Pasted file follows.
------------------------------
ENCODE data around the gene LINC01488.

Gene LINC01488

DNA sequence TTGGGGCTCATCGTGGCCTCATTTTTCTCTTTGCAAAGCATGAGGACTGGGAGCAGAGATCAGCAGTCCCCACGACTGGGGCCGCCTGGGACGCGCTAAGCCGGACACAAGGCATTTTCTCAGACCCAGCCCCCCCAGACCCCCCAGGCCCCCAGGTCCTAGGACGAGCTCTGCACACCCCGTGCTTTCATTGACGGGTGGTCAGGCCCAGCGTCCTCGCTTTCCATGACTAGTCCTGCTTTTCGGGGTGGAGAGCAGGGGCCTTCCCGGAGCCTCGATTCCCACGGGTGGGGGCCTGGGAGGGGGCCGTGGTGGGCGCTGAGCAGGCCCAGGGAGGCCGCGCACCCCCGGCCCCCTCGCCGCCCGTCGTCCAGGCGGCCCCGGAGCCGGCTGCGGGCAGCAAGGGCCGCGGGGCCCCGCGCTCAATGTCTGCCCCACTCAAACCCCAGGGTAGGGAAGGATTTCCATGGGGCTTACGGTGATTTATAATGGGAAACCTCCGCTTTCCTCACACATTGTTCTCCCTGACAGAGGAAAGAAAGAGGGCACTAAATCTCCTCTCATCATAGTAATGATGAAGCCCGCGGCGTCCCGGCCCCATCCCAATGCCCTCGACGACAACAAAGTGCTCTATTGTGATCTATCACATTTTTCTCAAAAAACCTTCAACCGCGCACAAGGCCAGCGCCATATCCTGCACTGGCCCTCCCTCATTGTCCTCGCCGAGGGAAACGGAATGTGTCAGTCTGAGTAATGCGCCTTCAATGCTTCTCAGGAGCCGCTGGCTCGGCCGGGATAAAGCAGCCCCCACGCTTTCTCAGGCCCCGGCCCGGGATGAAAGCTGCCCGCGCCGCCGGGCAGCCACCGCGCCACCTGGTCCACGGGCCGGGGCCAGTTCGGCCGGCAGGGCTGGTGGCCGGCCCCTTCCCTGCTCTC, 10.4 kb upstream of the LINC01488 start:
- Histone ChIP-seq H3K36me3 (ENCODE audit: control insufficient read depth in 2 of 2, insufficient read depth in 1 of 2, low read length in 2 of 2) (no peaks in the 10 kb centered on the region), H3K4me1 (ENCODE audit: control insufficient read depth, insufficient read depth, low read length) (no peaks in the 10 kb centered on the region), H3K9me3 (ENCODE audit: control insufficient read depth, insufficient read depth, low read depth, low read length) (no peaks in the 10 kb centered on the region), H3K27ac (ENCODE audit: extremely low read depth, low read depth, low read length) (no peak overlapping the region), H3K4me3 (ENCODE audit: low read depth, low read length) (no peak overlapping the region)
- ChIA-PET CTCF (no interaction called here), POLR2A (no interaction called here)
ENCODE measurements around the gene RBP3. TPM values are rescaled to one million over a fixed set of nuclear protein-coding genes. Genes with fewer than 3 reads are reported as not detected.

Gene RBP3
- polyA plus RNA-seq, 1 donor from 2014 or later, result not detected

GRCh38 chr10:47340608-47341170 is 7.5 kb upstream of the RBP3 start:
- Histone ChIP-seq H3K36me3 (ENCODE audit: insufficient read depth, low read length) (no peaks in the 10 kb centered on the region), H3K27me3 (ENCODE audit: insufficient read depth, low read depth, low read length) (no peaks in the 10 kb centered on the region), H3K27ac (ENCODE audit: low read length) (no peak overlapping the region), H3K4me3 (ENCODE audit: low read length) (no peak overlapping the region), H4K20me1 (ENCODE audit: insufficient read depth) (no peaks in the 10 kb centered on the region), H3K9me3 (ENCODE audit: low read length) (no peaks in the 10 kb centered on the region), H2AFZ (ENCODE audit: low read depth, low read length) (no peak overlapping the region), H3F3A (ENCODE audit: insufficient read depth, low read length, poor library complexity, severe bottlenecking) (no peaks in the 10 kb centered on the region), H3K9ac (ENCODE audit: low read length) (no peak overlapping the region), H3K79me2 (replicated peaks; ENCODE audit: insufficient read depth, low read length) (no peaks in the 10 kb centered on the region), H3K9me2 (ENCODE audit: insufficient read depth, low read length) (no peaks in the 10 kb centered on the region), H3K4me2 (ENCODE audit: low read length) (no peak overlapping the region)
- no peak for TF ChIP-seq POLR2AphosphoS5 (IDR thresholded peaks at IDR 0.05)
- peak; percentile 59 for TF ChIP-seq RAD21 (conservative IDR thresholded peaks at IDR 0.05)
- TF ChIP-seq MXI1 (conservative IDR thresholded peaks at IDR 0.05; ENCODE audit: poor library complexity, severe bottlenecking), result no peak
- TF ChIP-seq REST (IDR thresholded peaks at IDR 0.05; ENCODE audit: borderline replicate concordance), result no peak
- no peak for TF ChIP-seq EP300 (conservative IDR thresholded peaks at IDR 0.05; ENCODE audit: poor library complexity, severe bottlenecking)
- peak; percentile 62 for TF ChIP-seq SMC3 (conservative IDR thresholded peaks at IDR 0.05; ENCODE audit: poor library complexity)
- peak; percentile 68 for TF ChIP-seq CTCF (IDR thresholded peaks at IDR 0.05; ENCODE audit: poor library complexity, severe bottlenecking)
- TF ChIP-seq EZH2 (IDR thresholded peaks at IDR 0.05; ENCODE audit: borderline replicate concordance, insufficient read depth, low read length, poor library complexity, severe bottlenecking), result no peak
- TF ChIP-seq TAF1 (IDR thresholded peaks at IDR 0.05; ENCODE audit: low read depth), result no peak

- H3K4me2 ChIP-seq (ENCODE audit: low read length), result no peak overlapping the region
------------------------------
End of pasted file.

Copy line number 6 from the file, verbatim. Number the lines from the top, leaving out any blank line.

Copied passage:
ENCODE measurements around the gene RBP3. TPM values are rescaled to one million over a fixed set of nuclear protein-coding genes. Genes with fewer than 3 reads are reported as not detected.